Objective To investigate whether previously noted associations between health literacy and functional health status might be explained by cognitive function. Data Sources/Study Setting Health Literacy and Cognition in Older Adults (LitCog, prospective study funded by National Institute on Aging). Data presented are from interviews conducted among 784 adults, ages 55–74 years receiving care at an academic general medicine clinic or one of four federally qualified health centers in Chicago from 2008 to 2010. Study Design Study participants completed structured, in-person interviews administered by trained research assistants.
Objective To determine whether quality measures based on computer-extracted EHR data can reproduce findings based on data manually extracted by reviewers. Data Sources We studied 12 measures of care indicated for adolescent well-care visits for 597 patients in three pediatric health systems. Study Design Observational study. Data Collection/Extraction Methods Manual reviewers collected quality data from the EHR. Site personnel programmed their EHR systems to extract the same data from structured fields in the EHR according to national health IT standards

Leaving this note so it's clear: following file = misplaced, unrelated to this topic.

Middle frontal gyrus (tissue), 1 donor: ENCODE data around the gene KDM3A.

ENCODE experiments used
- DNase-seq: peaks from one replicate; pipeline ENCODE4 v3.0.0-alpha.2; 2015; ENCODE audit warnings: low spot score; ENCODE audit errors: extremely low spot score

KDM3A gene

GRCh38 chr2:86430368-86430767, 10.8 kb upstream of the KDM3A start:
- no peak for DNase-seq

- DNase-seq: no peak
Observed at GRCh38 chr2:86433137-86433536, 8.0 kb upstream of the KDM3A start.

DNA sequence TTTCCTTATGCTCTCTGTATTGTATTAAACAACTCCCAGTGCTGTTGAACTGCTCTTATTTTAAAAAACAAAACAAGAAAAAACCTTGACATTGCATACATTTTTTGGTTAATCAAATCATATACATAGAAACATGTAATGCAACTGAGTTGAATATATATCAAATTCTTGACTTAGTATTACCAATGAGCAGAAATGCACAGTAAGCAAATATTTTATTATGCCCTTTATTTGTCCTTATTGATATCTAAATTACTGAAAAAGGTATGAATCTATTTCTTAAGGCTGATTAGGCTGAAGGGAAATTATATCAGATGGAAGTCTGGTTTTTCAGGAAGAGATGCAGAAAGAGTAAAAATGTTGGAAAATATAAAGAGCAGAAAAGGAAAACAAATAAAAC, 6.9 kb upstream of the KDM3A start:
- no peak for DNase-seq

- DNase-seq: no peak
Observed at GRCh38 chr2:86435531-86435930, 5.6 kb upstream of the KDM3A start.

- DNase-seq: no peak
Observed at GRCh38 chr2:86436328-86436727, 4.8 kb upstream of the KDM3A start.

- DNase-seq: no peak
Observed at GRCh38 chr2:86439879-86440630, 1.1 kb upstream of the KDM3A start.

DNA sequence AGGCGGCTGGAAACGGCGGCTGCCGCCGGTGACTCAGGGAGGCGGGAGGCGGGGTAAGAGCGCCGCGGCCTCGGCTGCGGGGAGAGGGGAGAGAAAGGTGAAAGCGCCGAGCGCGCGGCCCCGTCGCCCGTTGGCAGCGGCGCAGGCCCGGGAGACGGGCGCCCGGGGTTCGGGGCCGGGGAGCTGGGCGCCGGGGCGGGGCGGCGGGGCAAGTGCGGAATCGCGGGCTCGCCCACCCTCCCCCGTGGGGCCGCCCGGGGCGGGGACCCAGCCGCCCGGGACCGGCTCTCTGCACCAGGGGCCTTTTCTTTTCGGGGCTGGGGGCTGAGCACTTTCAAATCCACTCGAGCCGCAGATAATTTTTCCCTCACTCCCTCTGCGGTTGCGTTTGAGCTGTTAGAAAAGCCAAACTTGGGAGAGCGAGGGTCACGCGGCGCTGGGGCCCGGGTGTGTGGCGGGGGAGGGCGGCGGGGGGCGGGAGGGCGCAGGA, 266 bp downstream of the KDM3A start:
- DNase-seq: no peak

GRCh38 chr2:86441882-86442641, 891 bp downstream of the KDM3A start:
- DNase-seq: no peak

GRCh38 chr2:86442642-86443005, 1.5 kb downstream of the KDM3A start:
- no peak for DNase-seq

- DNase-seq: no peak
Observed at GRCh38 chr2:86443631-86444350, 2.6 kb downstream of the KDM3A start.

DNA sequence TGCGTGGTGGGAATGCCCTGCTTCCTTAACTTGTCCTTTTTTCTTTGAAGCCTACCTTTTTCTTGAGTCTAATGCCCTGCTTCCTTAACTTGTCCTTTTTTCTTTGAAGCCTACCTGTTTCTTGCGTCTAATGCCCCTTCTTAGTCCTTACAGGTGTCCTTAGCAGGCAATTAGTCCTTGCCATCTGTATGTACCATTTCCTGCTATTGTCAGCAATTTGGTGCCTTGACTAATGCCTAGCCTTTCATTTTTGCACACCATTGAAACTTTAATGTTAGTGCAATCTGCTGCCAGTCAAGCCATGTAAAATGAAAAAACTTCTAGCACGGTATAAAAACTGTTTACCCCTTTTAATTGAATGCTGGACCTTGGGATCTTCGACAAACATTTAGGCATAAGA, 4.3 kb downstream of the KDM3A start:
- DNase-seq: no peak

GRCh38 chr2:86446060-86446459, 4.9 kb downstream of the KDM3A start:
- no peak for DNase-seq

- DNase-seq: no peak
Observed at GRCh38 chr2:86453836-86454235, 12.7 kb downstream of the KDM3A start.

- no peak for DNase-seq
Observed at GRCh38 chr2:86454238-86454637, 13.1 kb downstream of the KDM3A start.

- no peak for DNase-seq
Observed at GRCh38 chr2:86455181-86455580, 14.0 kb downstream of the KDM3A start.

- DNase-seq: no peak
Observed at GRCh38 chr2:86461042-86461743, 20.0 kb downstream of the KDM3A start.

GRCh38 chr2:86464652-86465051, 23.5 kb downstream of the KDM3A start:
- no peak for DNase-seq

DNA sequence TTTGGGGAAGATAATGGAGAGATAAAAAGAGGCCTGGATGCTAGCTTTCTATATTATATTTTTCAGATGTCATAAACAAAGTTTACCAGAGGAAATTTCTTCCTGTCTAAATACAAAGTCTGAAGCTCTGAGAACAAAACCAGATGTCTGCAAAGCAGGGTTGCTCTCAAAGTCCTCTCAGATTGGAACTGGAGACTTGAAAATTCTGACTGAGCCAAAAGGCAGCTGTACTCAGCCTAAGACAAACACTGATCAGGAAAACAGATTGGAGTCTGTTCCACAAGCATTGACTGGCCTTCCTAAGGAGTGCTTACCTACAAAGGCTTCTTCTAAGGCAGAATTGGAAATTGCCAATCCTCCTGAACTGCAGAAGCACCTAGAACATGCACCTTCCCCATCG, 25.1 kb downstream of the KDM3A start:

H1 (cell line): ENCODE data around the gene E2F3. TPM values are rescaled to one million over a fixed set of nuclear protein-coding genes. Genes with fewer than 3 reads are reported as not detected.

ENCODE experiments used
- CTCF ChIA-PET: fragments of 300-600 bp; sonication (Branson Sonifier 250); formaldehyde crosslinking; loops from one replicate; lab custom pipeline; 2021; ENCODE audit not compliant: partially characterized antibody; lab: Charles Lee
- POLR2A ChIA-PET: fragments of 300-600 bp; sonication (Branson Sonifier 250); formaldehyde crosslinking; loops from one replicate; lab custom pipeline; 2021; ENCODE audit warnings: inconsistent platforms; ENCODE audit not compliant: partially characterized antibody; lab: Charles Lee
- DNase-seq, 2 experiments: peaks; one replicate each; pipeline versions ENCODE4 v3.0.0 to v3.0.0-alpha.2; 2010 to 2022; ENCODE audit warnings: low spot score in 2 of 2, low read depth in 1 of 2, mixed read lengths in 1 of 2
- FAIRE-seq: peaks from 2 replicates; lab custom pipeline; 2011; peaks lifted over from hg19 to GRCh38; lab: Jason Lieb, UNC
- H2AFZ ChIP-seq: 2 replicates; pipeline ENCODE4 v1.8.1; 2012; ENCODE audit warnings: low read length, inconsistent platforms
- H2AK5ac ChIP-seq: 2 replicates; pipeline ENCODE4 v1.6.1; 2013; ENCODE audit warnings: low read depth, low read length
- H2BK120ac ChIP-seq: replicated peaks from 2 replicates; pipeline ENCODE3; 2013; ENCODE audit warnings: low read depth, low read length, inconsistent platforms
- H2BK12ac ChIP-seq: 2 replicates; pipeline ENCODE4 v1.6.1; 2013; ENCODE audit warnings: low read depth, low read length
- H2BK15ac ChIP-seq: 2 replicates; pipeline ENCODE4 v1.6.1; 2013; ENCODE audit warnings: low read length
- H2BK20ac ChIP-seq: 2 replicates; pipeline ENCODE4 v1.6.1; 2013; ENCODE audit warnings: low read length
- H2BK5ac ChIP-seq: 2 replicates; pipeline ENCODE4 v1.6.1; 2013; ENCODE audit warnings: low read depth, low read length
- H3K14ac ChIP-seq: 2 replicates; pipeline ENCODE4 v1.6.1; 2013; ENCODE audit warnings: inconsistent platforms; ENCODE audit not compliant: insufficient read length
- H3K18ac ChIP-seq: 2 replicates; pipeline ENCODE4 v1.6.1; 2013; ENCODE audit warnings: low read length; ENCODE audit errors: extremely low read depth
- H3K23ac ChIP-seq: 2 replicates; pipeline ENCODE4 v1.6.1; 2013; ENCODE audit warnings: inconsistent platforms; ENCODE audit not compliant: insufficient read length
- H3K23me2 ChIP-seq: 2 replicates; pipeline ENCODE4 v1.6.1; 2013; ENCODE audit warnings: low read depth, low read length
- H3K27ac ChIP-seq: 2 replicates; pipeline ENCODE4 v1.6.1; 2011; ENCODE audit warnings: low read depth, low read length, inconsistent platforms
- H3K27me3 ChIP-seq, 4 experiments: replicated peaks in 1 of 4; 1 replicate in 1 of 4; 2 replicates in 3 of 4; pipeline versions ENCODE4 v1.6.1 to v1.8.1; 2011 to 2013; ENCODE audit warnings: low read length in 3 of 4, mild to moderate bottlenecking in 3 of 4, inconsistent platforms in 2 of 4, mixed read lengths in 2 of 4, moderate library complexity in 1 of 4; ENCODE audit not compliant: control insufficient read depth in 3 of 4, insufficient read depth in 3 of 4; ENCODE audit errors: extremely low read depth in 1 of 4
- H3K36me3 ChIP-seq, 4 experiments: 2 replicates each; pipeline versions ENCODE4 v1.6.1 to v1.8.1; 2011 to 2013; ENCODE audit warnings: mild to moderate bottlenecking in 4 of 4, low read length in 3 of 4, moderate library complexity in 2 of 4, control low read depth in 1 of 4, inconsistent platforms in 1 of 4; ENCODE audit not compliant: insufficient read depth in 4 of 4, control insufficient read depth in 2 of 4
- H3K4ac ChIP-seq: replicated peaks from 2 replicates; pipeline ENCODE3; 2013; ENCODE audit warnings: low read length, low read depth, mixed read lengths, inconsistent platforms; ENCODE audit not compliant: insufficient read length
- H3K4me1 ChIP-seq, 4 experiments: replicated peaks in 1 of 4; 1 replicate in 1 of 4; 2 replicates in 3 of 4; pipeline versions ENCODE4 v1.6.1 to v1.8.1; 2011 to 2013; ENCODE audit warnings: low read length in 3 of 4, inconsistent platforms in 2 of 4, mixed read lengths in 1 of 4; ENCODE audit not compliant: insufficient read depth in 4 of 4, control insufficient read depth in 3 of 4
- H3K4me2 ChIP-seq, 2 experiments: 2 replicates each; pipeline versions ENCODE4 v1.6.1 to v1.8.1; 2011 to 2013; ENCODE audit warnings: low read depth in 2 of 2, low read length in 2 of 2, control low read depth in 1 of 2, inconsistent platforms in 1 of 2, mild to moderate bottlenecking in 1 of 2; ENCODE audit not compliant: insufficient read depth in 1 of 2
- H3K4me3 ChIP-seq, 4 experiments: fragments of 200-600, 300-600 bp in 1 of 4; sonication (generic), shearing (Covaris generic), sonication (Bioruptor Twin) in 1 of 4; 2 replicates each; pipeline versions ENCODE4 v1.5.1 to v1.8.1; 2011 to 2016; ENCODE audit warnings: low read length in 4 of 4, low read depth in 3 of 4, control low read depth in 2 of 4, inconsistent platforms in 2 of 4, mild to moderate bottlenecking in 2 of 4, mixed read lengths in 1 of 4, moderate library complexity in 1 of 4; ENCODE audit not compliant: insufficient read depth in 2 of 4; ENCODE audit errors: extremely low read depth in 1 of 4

Objective To examine how different response scales, methods of survey administration, and survey format affect responses to the CAHPS (Consumer Assessment of Healthcare Providers and Systems) Clinician and Group (CG-CAHPS) survey. Study Design A total of 6,500 patients from a university health center were randomly assigned to receive the following: standard 12-page mail surveys using 4-category or 6-category response scales (on CG-CAHPS composite items), telephone surveys using 4-category or 6-category response scales, or four-page mail surveys. Principal Findings A total of 3,538 patients completed surveys. Composite score means and provider-level reliabilities did not differ between respondents receiving 4-category or 6-category response scale surveys or between 12-page and four-page mail surveys.